But I’ll go, because I reckon to see The Godfather and Part II once a year. Yes, they are two films, and when the first picture was made the second was not really foreseen. Yet the second part came soon afterwards, from the same team of filmmakers, and an urge to complete and clarify the story. In the late ’70s, NBC played a clever amalgamation of the two films into one (and that did include material never seen before). We have reason and right to regard the two as one work. That’s how we feel a family resemblance between Marlon Brando and Robert De Niro, with De Niro, as the younger Vito, showing the flicker of the older man’s mannerisms. 

I stress the unity of the two films because later this year the British film magazine Sight & Sound will have its once-a-decade poll of film critics to find the ten best films ever made. It’s a game, of course, yet the poll has become a cultural standard because Citizen Kane has won five times now since 1962 and must be considered favorite to win again. 

Fair enough, if that’s what people think, but maybe it leaves cinema looking a little passé if our dominant film is 71 years old. Has nothing come along as great since then, not even with all the technical plushness? But the editor of Sight & Sound, Nick James, has advised the electorate that every vote must go to an individual film. You can pick The Godfather and Part II but not as the two halves of one work. I regret that because I think it misses a quality in the work, and diminishes the chances of the total Godfather being voted best film—I’ll guess it’s the most likely threat to Kane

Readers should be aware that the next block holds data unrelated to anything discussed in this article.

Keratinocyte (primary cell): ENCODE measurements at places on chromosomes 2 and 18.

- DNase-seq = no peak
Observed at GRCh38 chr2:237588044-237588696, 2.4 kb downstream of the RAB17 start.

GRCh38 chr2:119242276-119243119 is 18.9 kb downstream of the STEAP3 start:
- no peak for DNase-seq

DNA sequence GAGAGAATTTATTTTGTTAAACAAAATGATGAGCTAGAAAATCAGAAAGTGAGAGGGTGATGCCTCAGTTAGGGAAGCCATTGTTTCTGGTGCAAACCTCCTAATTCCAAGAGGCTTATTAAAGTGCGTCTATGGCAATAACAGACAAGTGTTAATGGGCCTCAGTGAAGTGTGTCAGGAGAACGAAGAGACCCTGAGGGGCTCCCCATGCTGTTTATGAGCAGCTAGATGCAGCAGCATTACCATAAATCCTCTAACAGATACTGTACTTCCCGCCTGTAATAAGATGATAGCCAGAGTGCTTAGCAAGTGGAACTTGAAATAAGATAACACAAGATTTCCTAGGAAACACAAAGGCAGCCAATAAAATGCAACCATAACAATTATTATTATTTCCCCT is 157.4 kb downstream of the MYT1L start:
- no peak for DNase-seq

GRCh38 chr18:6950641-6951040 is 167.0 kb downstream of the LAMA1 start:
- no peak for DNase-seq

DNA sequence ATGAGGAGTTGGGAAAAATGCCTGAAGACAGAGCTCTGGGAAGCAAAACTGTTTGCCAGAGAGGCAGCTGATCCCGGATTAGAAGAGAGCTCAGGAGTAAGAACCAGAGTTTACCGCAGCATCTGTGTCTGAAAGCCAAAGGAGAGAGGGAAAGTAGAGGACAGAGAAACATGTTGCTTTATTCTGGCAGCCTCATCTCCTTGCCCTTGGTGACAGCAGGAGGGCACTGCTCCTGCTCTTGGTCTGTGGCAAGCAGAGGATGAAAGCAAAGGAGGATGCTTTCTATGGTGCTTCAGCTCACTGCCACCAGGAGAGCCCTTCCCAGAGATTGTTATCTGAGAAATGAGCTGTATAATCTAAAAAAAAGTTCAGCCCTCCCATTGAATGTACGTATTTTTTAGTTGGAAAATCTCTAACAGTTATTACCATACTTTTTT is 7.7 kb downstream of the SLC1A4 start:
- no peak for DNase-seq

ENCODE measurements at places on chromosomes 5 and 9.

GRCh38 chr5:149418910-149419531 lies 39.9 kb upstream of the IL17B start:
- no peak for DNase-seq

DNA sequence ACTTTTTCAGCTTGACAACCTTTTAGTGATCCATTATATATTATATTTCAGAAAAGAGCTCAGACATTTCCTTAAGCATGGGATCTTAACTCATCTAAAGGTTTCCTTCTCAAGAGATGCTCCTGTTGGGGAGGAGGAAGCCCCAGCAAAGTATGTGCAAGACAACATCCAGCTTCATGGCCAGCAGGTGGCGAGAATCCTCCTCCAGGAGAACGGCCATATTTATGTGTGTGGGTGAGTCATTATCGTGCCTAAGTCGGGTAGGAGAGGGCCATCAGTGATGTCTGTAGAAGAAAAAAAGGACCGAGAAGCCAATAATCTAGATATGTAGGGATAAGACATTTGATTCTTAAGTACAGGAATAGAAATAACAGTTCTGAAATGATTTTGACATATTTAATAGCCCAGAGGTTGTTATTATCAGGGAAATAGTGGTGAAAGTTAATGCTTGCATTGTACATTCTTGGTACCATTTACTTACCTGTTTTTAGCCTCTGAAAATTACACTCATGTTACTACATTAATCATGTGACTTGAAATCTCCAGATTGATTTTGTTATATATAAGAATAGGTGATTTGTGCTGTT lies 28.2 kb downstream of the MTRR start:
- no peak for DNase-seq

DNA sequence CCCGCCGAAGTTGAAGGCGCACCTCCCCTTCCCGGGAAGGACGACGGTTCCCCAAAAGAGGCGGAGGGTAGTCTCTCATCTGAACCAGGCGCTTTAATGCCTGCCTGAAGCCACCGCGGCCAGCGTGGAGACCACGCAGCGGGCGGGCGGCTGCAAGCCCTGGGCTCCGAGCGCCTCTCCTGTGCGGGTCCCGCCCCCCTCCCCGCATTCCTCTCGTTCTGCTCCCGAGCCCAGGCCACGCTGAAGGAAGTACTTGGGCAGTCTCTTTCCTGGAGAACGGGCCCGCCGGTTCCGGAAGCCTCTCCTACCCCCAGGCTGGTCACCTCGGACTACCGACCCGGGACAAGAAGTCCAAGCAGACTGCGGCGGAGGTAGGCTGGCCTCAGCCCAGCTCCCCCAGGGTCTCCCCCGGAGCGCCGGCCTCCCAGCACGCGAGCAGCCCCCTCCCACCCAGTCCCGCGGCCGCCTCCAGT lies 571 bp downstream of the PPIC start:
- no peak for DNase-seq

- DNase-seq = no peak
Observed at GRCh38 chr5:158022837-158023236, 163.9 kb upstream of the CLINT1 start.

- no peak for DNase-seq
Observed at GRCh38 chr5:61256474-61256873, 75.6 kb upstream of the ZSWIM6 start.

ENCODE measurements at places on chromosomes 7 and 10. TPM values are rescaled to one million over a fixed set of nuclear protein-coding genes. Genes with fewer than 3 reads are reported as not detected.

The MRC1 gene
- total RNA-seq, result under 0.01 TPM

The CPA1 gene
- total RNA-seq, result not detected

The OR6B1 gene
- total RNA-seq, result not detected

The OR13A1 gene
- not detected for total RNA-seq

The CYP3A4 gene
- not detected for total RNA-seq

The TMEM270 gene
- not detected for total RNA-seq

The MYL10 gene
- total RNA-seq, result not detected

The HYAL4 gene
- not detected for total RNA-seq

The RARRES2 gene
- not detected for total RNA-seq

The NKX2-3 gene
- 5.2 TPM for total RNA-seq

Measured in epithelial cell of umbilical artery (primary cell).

There was another Godfather film, Part III, in 1990, with Coppola, Willis, and many of the same people. Yet we concede that it was not the conclusion of a trilogy in the true sense. It had a Michael seeking redemption when we felt he would be pledged to darker glory. It seemed made in another mood, going to the Vatican when it might have been wiser to explore Washington D.C., the real fountainhead of criminal legitimization, and a world that would preach plush seats and “state-of-the art.” What’s lasting in The Godfather and most disturbing is its cool assessment of how crime has become not just organized but part of our code, and how gracefully it renders that mayhem so we long to be Corleones. 

David Thomson is the author of The New Biographical Dictionary of Film and The Moment of Psycho: How Alfred Hitchcock Taught America to Love Murder.